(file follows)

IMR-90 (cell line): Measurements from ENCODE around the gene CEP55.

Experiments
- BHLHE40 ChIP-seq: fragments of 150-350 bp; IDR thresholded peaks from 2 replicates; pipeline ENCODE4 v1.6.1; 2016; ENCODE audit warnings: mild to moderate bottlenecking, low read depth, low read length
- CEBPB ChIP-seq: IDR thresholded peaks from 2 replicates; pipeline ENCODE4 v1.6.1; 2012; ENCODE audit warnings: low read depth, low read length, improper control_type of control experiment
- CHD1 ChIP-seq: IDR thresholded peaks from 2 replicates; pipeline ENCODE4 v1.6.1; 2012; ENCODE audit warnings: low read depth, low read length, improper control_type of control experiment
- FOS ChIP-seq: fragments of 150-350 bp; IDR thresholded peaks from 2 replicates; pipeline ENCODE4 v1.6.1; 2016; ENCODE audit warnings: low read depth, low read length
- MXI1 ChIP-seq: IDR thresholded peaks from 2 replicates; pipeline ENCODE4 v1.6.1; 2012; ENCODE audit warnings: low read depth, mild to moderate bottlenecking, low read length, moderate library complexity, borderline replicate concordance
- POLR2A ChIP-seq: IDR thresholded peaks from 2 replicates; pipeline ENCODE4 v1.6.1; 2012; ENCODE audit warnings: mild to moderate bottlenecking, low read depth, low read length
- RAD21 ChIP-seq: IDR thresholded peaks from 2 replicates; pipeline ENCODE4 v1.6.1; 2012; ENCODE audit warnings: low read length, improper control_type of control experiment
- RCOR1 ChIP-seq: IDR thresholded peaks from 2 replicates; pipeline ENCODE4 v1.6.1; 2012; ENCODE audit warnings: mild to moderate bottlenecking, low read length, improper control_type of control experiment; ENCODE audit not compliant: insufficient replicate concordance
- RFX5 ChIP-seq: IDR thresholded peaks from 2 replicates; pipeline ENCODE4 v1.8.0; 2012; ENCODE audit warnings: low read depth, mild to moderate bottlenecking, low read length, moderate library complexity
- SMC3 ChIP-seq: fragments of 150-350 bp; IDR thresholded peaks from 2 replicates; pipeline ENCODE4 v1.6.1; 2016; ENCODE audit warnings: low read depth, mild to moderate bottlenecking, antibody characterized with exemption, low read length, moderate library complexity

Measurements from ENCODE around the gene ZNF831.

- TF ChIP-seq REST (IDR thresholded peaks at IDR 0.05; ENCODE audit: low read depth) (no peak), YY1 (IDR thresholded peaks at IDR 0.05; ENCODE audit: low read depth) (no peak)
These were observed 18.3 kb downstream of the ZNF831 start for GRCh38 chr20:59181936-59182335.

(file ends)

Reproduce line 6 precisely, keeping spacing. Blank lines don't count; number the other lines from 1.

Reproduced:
- FOS ChIP-seq: fragments of 150-350 bp; IDR thresholded peaks from 2 replicates; pipeline ENCODE4 v1.6.1; 2016; ENCODE audit warnings: low read depth, low read length